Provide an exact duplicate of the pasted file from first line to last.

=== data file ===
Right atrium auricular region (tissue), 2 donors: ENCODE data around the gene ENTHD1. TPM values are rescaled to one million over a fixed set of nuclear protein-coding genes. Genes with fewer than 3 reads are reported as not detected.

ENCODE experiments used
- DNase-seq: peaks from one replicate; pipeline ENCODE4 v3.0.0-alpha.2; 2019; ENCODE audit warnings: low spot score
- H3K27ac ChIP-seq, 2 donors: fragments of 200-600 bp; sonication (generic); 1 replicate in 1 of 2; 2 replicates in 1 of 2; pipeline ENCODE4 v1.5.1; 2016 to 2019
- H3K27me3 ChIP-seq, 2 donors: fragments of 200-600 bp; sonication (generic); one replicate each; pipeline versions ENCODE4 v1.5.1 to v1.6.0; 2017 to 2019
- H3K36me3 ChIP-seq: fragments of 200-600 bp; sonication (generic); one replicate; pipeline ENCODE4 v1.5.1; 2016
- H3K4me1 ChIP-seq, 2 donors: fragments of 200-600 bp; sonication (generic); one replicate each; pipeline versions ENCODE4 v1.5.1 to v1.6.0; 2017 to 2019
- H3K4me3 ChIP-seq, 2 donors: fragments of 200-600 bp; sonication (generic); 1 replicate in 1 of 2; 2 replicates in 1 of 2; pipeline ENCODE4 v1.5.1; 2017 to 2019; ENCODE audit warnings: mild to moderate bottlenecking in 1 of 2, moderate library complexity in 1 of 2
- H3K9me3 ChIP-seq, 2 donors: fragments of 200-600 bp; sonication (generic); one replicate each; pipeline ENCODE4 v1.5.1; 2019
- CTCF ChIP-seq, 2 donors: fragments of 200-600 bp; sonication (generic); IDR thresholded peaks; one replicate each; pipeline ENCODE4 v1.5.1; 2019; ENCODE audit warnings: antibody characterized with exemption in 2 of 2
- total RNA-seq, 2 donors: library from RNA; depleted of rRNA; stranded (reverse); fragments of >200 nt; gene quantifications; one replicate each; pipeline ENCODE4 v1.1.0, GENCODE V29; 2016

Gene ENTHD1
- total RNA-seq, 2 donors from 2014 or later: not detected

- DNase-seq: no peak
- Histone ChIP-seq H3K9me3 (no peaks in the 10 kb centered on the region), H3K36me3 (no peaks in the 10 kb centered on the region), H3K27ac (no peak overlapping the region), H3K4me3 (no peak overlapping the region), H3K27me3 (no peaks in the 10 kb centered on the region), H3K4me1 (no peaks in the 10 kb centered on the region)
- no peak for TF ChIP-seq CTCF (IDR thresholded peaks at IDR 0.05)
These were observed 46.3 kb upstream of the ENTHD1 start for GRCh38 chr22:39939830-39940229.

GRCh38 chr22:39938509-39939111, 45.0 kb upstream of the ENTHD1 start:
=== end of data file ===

Right atrium auricular region (tissue), 2 donors: ENCODE data around the gene ENTHD1. TPM values are rescaled to one million over a fixed set of nuclear protein-coding genes. Genes with fewer than 3 reads are reported as not detected.

ENCODE experiments used
- DNase-seq: peaks from one replicate; pipeline ENCODE4 v3.0.0-alpha.2; 2019; ENCODE audit warnings: low spot score
- H3K27ac ChIP-seq, 2 donors: fragments of 200-600 bp; sonication (generic); 1 replicate in 1 of 2; 2 replicates in 1 of 2; pipeline ENCODE4 v1.5.1; 2016 to 2019
- H3K27me3 ChIP-seq, 2 donors: fragments of 200-600 bp; sonication (generic); one replicate each; pipeline versions ENCODE4 v1.5.1 to v1.6.0; 2017 to 2019
- H3K36me3 ChIP-seq: fragments of 200-600 bp; sonication (generic); one replicate; pipeline ENCODE4 v1.5.1; 2016
- H3K4me1 ChIP-seq, 2 donors: fragments of 200-600 bp; sonication (generic); one replicate each; pipeline versions ENCODE4 v1.5.1 to v1.6.0; 2017 to 2019
- H3K4me3 ChIP-seq, 2 donors: fragments of 200-600 bp; sonication (generic); 1 replicate in 1 of 2; 2 replicates in 1 of 2; pipeline ENCODE4 v1.5.1; 2017 to 2019; ENCODE audit warnings: mild to moderate bottlenecking in 1 of 2, moderate library complexity in 1 of 2
- H3K9me3 ChIP-seq, 2 donors: fragments of 200-600 bp; sonication (generic); one replicate each; pipeline ENCODE4 v1.5.1; 2019
- CTCF ChIP-seq, 2 donors: fragments of 200-600 bp; sonication (generic); IDR thresholded peaks; one replicate each; pipeline ENCODE4 v1.5.1; 2019; ENCODE audit warnings: antibody characterized with exemption in 2 of 2
- total RNA-seq, 2 donors: library from RNA; depleted of rRNA; stranded (reverse); fragments of >200 nt; gene quantifications; one replicate each; pipeline ENCODE4 v1.1.0, GENCODE V29; 2016

Gene ENTHD1
- total RNA-seq, 2 donors from 2014 or later: not detected

- DNase-seq: no peak
- Histone ChIP-seq H3K9me3 (no peaks in the 10 kb centered on the region), H3K36me3 (no peaks in the 10 kb centered on the region), H3K27ac (no peak overlapping the region), H3K4me3 (no peak overlapping the region), H3K27me3 (no peaks in the 10 kb centered on the region), H3K4me1 (no peaks in the 10 kb centered on the region)
- no peak for TF ChIP-seq CTCF (IDR thresholded peaks at IDR 0.05)
These were observed 46.3 kb upstream of the ENTHD1 start for GRCh38 chr22:39939830-39940229.

GRCh38 chr22:39938509-39939111, 45.0 kb upstream of the ENTHD1 start: